1658—Johann Rudolf Ahle writes “Herr, nun läßt Du Deinen Diener,” from Neu-gepflantzten Thüringischen Lust-Gartens Ander Theil, for bass voice, four trombones, and continuo (Ahle). Performance edition available (Howard Weiner edition, Kagarice Brass Ed.)

1681—Rupert Ignaz Mayr, “Beati Omnes,” from Sacri Concentus (Regensburg, 1681), for alto (or high tenor) voice, trombone (or viola), and continuo. Performance edition available (Howard Weiner edition, Kagarice Brass Ed.)

c. 1700—Nuremberg, Germany: A movement of Johann Pachelbel’s cantata Lobet den Herrn in seinem Heiligtum calls for solo alto voice with solo trombone (Samuel 88).

1704—Vienna, Austria: Marc’ Antonio Ziani’s aria, “Quel sembiante” from Il mistico Giobbe, features solo soprano voice with trombone obbligato (Carter, Trombone Obbligatos).

1705—Vienna, Austria: Joseph I composes the aria “Alme Ingrate.” Scored for trombone, soprano voice, and organ, it treats trombone in a virtuosic manner (Wigness 27-28). (Royal College of Music sackbut rep list). Performance edition available (Virgo).

1705—Vienna, Austria: Marc’ Antonio Ziani writes “Virgo, Virgo prius” from Alma Redemptoris Mater for alto voice, alto trombone, and continuo (Ziani). Performance edition available (Modern Editions, Virgo).

1705—Vienna, Austria: Marc’ Antonio Ziani writes the solo motet Alma Redemptoris Mater. Scored for 2 trombones, alto voice, bassoon, and continuo, it includes numerous solo passages for trombone (Wigness 26; Ziani). Performance edition available (Virgo).

1706—Vienna, Austria: Marc’ Antonio Ziani’s La morte vinta sul includes 3 arias that feature trombone as an obbligato instrument (Carter, Trombone Obbligatos).

1707—Vienna, Austria: Marc’ Antonio Ziani’s aria, “Non é giunta” from Il Sacrifizio d’Isacco, features solo tenor voice with trombone obbligato (Carter, Trombone Obbligatos).

1708—Vienna, Austria: Marc’ Antonio Ziani’s aria, “Se dei pur senz’ aita” from La passione nell’orto, features an obbligato alto trombone and is scored for alto voice and alto trombone (Carter, Trombone Obbligatos).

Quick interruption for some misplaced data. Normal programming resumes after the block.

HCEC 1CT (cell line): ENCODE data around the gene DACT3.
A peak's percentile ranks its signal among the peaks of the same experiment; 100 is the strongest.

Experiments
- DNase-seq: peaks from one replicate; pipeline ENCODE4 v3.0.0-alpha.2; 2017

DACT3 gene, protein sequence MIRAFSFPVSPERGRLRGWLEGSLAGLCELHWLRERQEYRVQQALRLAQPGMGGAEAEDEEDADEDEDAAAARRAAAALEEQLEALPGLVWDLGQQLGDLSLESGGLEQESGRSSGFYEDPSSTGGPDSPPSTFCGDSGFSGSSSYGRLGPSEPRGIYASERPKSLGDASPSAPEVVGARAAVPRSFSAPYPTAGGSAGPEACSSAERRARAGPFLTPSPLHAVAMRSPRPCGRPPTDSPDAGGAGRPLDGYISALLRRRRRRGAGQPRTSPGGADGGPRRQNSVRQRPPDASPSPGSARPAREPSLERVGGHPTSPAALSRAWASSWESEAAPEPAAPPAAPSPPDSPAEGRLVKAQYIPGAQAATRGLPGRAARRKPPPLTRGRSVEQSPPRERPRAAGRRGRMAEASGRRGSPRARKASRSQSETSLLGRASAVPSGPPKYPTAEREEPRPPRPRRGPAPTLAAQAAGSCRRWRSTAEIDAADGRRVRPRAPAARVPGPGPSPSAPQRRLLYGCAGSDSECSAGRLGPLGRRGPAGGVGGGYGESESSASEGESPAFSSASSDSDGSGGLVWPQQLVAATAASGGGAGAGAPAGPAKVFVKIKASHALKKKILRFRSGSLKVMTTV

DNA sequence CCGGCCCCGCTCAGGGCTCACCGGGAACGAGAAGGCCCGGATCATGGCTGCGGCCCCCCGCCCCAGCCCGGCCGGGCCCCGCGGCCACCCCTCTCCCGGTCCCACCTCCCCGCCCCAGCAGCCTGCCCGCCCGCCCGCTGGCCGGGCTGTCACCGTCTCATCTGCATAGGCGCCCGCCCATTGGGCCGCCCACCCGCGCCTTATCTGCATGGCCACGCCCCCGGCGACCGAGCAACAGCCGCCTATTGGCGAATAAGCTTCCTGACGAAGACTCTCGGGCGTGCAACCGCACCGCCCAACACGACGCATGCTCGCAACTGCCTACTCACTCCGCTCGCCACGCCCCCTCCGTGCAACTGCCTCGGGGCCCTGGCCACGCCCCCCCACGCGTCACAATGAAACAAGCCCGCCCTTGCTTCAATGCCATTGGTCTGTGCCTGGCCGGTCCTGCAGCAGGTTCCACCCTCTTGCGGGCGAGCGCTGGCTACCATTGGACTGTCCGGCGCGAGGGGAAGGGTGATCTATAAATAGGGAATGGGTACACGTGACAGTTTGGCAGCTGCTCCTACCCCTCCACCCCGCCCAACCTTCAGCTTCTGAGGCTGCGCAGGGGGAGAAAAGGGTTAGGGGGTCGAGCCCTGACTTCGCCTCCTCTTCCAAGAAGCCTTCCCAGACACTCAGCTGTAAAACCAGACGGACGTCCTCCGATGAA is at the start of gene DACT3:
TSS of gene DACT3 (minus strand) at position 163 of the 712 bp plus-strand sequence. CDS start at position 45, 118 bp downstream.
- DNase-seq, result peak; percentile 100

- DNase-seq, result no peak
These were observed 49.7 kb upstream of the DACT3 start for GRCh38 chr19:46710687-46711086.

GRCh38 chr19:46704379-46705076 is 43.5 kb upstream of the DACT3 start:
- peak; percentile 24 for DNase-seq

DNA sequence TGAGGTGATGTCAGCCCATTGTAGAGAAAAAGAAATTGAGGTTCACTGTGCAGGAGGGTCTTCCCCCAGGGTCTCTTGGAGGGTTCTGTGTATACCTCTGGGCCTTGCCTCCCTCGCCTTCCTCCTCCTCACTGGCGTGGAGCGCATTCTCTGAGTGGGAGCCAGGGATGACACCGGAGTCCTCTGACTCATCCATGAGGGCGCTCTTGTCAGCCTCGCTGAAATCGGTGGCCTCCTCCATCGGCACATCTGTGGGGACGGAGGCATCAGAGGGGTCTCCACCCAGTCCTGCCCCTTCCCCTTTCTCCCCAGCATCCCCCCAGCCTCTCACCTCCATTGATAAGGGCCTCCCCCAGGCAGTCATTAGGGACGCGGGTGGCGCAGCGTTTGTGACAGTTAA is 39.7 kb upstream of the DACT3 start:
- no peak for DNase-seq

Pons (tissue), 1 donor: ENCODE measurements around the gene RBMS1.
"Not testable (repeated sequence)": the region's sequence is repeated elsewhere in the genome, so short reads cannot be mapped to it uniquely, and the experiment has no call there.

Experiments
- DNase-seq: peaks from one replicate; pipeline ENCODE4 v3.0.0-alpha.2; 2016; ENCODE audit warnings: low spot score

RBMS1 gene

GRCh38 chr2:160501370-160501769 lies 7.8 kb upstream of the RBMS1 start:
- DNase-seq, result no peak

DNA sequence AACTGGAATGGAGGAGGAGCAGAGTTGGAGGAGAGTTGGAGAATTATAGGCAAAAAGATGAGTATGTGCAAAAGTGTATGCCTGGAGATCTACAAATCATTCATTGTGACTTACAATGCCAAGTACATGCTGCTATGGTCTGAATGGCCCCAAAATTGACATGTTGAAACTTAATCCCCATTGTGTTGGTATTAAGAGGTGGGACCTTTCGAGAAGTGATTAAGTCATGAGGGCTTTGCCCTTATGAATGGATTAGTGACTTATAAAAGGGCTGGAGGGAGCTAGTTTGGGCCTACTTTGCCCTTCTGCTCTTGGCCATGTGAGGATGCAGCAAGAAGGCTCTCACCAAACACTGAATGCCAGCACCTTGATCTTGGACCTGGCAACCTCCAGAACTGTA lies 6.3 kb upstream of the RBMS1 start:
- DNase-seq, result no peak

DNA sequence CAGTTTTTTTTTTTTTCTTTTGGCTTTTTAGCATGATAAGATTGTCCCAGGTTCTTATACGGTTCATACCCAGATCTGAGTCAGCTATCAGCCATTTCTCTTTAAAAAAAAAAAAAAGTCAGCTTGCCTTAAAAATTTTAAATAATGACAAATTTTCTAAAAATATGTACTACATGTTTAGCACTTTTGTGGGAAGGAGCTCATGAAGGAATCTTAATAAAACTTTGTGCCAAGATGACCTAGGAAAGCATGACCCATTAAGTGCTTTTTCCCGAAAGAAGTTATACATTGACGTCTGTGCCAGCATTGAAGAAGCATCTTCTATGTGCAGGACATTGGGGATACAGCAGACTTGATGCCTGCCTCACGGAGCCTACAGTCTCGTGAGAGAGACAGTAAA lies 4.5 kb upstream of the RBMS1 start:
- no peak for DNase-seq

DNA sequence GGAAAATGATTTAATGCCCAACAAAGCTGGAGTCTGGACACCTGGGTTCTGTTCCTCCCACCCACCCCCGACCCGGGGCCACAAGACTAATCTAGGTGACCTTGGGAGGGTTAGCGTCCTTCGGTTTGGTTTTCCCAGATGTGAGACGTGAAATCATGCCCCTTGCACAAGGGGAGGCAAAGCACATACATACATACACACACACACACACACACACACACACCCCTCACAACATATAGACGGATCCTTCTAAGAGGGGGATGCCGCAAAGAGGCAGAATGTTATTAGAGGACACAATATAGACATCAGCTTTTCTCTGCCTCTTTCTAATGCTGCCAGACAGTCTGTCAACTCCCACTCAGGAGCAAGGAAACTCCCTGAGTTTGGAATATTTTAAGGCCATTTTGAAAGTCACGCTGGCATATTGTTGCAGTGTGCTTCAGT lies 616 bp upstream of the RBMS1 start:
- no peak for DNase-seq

1716—Vienna, Austria: Johann Joseph Fux’s aria, “Vedi che il Redentor” from Il fonte della salute, features soprano voice and obbligato alto trombone (Carter, Trombone Obbligatos).

1717—Vienna, Austria: Antonio Caldara writes the aria “Quell’amor” (from Santa Ferma) for soprano voice, 2 trombones, and continuo (Caldara; Carter, Trombone Obbligatos). Performance edition available (Warwick).

1718—Vienna, Austria: Johann Joseph Fux’s aria, “Dal limbo” from Cristo nell’orto, features obbligato alto trombone and is scored for alto voice, alto trombone, and 2 violins (Carter, Trombone Obbligatos).

1718—Vienna, Austria: Francesco Conti’s aria, “Mia compagna io la credea” from La colpa originale, features alto voice with alto trombone obbligato (Carter, Trombone Obbligatos).

1719—Vienna, Austria: Johann Joseph Fux’s aria, “Da Christo ch’é pio” from Gesu Cristo negato da Pietro, features alto voice with alto trombone obbligato (Carter, Trombone Obbligatos).

1720—Vienna, Austria: Johann Joseph Fux’s aria, “O beata l’alme” from La cena del Signore, features soprano and alto voice with alto trombone obbligato (Carter, Trombone Obbligatos).

c. 1721—Vienna, Austria: Antonio Caldara uses alto trombone in a virtuosic obbligato style to accompany alto and tenor vocal soloists in Jesu dulcis memoria (Selfridge-Field, Caldara 130).

1721—Vienna, Austria: Giuseppe Porsile’s aria, “Caro trono” from Il zelo di Nathan, features alto voice with alto trombone obbligato (Carter, Trombone Obbligatos).

1722—Vienna, Austria: Antonio Caldara’s aria, “Quando amato” from Il Ré del dolore, features tenor voice with a pair of obbligato trombones (Carter, Trombone Obbligatos; Selfridge-Field, Caldara 138). See 10:17 in below clip.

1723—Vienna, Austria: Francesco Conti’s aria, “Fuggo d’una in altra selva” from Il David perseguitato, features alto voice with alto trombone obbligato (Carter, Trombone Obbligatos).

1724—Vienna, Austria: Antonio Caldara’s arias, “Deh scogliere” and “Languire, morire” from Morte, e sepoltura di Christo, feature obbligato alto trombone with solo voice (Carter, Trombone Obbligatos).

1725—Vienna, Austria: Antonio Caldara’s aria, “Qual del Libano” from Le profezie evangeliche di Isaia, features alto voice with alto trombone obbligato (Carter, Trombone Obbligatos).

1726—Vienna, Austria: Antonio Caldara’s aria, “Cosí a fiume” from Joaz, features solo alto voice with alto trombone obbligato (Carter, Trombone Obbligatos).

1726—Vienna, Austria: Johann Joseph Fux’s aria, “Venite, angioli” from Il testamento di nostro Signor Gesu Cristo al Calvario, features soprano and alto soloists with alto trombone obbligato (Carter, Trombone Obbligatos).

1727—Vienna, Austria: George Reutter’s aria, “Io ti do” from Abele, features solo alto voice with alto trombone obbligato (Carter, Trombone Obbligatos).

c. 1728—Johann Joseph Fux composes the antiphon Alma Redemptoris for soprano voice and trombone. It contains one of the longest and most elaborate solos in a vocal work in the early trombone literature. The full score calls for soprano voice, alto trombone, strings, and continuo (Wigness 28; Fux). Performance edition available (Babcock/Kagarice Brass Ed).